Dr. Frank Madill AM and Mr John Wise
The Launceston address delivered by Reg Watson on the 21st of June 2020 is available here
From left John Presser, Kelvin Daley, Reg Watson and Derek Millhouse
The War (1899-1901) has often been termed the ‘forgotten war”. In an attempt to address this sad situation, Tasmanian historian and author, REG. A. WATSON, with help from enthusiasts, such as members of the T17 SSAA Militaria Collectors Tasmania, work to do so.
It should be remembered that nearly 900 Tasmanians (and their horses) served in the South African War, all volunteers, and that nearly 41 of our sons were either killed or died of disease. All, except for two (Privates Cundy and Hodgman), are buried in that far off land.
It was also the war where our nurses served and that they made their way to South Africa and after their service, return to Tasmania at their own expense, without government financial help.
In relation to the number of Australians who served (up to 20,000) and those who died (600+) and the time length of the war, it equates to being the largest conflict Australians have served in, outside the two World Wars.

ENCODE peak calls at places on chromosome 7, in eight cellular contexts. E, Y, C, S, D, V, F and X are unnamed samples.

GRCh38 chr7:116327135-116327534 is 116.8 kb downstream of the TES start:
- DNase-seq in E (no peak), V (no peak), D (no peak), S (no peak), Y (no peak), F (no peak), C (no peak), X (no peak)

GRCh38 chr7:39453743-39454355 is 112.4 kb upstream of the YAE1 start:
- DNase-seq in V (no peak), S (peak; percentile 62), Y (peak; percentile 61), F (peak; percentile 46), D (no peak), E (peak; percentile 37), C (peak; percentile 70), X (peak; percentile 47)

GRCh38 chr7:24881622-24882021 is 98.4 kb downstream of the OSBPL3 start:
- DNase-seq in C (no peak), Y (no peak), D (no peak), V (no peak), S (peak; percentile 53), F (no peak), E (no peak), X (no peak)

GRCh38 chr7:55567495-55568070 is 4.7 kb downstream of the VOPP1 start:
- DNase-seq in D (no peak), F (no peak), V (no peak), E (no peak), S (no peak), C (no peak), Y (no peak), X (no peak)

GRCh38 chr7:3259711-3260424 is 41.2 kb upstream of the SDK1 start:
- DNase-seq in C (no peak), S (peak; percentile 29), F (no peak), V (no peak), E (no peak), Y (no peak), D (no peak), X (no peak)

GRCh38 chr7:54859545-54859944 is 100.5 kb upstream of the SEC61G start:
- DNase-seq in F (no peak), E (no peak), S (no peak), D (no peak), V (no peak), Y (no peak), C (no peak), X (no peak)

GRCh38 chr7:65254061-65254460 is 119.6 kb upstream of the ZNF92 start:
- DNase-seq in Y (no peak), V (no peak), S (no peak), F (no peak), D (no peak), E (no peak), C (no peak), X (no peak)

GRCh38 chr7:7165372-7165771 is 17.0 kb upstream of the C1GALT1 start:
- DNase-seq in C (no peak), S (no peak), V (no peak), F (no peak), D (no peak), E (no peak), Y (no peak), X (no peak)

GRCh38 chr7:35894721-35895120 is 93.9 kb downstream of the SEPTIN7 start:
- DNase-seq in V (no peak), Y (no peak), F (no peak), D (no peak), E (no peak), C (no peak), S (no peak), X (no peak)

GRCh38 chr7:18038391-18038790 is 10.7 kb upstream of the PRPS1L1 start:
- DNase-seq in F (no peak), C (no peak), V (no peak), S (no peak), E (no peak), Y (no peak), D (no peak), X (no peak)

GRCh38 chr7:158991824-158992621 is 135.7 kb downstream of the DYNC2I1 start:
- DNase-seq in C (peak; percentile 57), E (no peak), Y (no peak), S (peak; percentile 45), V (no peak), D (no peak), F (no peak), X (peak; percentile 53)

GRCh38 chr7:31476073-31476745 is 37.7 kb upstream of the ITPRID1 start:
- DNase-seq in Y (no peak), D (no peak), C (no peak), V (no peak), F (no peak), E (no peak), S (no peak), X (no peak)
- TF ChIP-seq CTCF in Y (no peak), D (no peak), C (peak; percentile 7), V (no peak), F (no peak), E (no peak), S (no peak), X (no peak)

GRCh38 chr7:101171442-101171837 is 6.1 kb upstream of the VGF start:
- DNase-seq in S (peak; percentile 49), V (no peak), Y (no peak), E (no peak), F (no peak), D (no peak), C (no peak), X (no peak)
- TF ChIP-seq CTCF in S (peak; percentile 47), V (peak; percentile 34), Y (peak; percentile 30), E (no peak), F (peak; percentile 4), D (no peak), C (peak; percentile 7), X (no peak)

There are many memorials around the State erected to the memory of those who served. Two impressive ones are situated on the Hobart Domain and in the Launceston City Park.
Ceremonies on the day are held at the beautiful Boer War Memorial on the Hobart Domain and in Launceston at the City Park. There is an opportunity for interested parties, family descendants and members of the public to place a wreath or flowers at the monument.
The Purpose of the Boer War Commemorative Day
The philosophy behind the DAY is simple. "It is to honour those Tasmanians who served and who died."
Therefore the aim is to keep it solely for that purpose. There is no committee, no budget, government grants or private sponsorships are not sought after, so that the DAY may be truly independent of any influence, political or commercial, which may result. All who participate do so voluntarily.
Private Ernest Evan (died – South Africa) - But one of the nearly 40 Tasmanian boys who did not return